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The Art of Fiction: Illustrated from Classic and Modern Texts (1992)

por David Lodge

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Discusses the art of fiction under a wide range of topics, each illustrated by a short passage taken from classic and modern fiction.
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Brilliant, engrossing, accessible. Fabulous in every one of its 50 short chapters or essays. ( )
  threegirldad | Aug 18, 2019 |
A collection of magazine articles pimped up and bound together into a book. Interesting enough and informative but they don't make a coherent whole. ( )
  Steve38 | Jan 14, 2019 |
I found this book very helpful in considering the issues I've been struggling with while revising my drafts (nonfiction as well as fiction) and will surely return to it many times. Each chapter is a stand alone examination of a different aspect of fiction writing, so the book doesn't necessarily need to be read cover to cover. Since I haven't read many of the texts Lodge references, I found the excerpts difficult to understand at first, but Lodge explains them well through sophisticated literary and rhetorical analysis. ( )
  StefanieBrookTrout | Feb 4, 2017 |
The cover of this collection of essays features a striking image by Van Gogh of a woman reading a novel. Her surroundings are strongly lit by a bright light, while she herself, her face especially, is in shadow (you can still see the anxiety in her face); the only blemish for me is the clumsily rendered fingers of her left hand.

In a way this perfectly captures the impact of this non-fiction study: a lot of light is thrown on how British and American writers achieve the effects that are found in their works, but we are mainly in the dark as to how ordinary readers themselves may react. (The critics however lapped it up, if the cover quotes are typical.) All that we can be sure of is what the essayist thinks of the extracts he discusses: it is up to each reader to make up their minds whether that works for them individually.

Some of these pieces were written for the Independent on Sunday as early as 1991, and my worry was that after much ink has flowed from pens and printers over the intervening quarter-century some of his observations might be a little dated. Not a bit of it. Fifty pieces cover the lifetime of the English novel, from Laurence Sterne to Fay Weldon, Jane Austen to Anthony Burgess, Thomas Carlyle to Milan Kundera; fifty article-length discussions revolve around topics as various as Suspense and Interior Monologue, Teenage Skaz and Magic Realism, the Unreliable Narrator and the Non-Fiction Novel, the Epistolary Novel and the Telephone.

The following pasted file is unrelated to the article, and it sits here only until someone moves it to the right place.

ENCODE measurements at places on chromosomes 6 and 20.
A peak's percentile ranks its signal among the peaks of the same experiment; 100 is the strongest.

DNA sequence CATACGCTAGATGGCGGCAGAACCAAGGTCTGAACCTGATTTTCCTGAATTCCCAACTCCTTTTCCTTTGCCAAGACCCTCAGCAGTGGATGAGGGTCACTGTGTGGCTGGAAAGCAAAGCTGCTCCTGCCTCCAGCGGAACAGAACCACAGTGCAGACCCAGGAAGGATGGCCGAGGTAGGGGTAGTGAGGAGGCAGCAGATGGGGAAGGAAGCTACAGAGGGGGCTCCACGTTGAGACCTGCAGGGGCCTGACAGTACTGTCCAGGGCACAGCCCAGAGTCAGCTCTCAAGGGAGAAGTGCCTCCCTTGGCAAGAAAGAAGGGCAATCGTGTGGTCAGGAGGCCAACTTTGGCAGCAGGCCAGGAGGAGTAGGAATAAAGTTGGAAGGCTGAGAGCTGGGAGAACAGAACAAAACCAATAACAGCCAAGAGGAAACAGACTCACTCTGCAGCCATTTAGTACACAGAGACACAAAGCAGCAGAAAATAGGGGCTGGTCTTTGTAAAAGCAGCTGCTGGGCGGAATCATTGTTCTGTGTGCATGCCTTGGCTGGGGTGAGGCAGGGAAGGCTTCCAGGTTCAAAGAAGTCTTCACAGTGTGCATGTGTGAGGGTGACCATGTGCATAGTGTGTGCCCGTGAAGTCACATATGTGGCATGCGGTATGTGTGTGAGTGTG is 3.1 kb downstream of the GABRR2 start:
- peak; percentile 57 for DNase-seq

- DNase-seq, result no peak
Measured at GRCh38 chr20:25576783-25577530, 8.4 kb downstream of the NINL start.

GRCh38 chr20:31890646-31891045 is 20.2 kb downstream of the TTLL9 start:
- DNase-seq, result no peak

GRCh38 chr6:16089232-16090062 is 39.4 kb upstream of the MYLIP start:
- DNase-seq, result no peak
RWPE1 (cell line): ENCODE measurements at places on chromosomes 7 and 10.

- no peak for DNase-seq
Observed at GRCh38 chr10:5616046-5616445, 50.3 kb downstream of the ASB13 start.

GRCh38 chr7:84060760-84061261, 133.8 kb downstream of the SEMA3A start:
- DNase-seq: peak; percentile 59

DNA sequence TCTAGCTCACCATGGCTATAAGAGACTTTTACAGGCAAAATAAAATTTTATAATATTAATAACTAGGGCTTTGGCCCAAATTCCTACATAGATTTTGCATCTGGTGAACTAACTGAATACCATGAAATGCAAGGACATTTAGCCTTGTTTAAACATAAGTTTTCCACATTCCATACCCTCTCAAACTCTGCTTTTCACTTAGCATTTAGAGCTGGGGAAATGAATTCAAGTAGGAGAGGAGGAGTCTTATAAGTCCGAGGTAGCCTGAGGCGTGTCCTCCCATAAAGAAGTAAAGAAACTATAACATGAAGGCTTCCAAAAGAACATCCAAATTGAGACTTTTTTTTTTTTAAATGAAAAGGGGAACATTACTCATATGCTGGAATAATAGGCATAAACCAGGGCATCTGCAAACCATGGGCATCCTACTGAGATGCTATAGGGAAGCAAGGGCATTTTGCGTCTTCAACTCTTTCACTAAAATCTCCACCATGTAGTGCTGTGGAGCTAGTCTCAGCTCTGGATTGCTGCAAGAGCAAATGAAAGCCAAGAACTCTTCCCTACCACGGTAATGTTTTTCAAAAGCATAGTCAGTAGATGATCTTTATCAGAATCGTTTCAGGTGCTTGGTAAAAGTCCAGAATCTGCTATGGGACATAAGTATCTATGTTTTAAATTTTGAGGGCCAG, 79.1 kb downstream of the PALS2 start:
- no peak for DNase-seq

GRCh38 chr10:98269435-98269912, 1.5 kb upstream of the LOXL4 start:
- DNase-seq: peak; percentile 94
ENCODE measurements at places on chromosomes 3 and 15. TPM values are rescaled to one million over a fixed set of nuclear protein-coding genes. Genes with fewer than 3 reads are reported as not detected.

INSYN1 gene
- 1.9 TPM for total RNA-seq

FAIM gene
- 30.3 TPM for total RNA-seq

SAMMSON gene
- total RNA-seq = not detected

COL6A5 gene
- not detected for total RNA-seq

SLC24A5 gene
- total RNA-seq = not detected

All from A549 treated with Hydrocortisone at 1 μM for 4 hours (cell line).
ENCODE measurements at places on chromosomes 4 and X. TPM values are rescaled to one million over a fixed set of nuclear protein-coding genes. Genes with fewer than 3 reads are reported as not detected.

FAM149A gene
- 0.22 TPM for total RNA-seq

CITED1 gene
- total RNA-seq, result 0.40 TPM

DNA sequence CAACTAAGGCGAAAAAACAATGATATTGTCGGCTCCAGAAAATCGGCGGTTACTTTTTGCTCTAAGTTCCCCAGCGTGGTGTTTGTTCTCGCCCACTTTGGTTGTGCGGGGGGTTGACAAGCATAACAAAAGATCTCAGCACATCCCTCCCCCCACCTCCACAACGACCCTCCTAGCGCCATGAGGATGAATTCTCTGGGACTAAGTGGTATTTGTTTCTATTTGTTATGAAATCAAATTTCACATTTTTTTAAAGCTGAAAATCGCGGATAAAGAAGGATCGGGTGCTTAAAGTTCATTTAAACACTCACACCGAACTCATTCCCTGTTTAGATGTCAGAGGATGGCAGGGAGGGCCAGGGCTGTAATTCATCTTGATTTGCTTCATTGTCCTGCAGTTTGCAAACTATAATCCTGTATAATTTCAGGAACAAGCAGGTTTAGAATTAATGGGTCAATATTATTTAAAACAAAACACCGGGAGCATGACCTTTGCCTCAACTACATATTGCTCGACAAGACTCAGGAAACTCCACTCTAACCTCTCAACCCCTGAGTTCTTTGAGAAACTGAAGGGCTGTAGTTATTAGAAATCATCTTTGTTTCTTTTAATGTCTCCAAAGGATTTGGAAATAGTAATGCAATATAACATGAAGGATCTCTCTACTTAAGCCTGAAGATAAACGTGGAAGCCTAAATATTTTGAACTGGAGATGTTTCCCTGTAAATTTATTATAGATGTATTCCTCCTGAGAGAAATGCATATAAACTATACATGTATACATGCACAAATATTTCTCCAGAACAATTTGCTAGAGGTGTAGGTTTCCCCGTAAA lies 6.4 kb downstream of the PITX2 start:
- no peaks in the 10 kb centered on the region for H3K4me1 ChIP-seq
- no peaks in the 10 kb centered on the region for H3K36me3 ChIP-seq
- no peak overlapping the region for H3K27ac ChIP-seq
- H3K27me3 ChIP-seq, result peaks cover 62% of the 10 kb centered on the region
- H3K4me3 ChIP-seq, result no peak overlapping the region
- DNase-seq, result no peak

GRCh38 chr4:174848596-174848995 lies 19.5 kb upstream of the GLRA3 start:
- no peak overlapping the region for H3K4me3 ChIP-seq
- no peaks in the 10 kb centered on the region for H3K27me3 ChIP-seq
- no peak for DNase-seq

Lodge’s approach is to quote a passage or two from one or more books, each of which is designed to illustrate the technique he’s introducing, before going on to analyse and comment on how each extract works. Along the way he slips in specific literary terms like synecdoche or metafiction, defamiliarization or aporia, all without losing the novice reader because he shows those terms working in context. Whether it’s how to structure a novel (Chapters or Narrative Structure), or genre (Suspense, Imagining the Future, Allegory, Surrealism), or style (Showing and Telling, Point of View, Irony), Lodge is always knowledgeable, discursive and entertaining.

I enjoyed this book about novels immensely, often reading two or three sections at a time without a sense of overload. Fittingly the first topic is Beginning and the last — for which I felt a pang of regret that all was nearly over — is Ending; Austen is the principal author bookending the collection. Penguin continued to publish this as recently as 2011 so clearly felt that The Art of Fiction was still relevant twenty years later.

You won’t feel embarrassed caught reading this, not perhaps like Van Gogh’s young female reader. As Vincent himself writes in a little note accompanying a sketch of his 1888 painting, “in her hand she holds a yellow book”. In the late 19th century illicit French novels sported yellow covers, a fact that led to a famous British magazine saucily calling itself The Yellow Book from 1894 to 1897, even though its contents dealt with high art and literature. Still, it did achieve a posthumous kind of notoriety from the fact that both Oscar Wilde and Aubrey Beardsley contributed to it.

http://wp.me/s2oNj1-fiction ( )
  ed.pendragon | Feb 16, 2016 |
More a quick survey than a discussion of all of the elements of fiction. Relies too heavily on his own work, which is a bit of puffery.
  2wonderY | Dec 31, 2013 |
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» Adicionar outros autores (2 possíveis)

Nome do autorPapelTipo de autorObra?Estado
David Lodgeautor principaltodas as ediçõescalculado
Freixas, LauraTradutorautor secundárioalgumas ediçõesconfirmado
Fuchs, MichelTraductionautor secundárioalgumas ediçõesconfirmado
Fuchs, NadiaTraductionautor secundárioalgumas ediçõesconfirmado
Grosser, HermannPrefácioautor secundárioalgumas ediçõesconfirmado
Larios Aznar, JordiTradutorautor secundárioalgumas ediçõesconfirmado
Lunati Maruny, MontserratTradutorautor secundárioalgumas ediçõesconfirmado

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Discusses the art of fiction under a wide range of topics, each illustrated by a short passage taken from classic and modern fiction.

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823.009Literature English English fiction By Type

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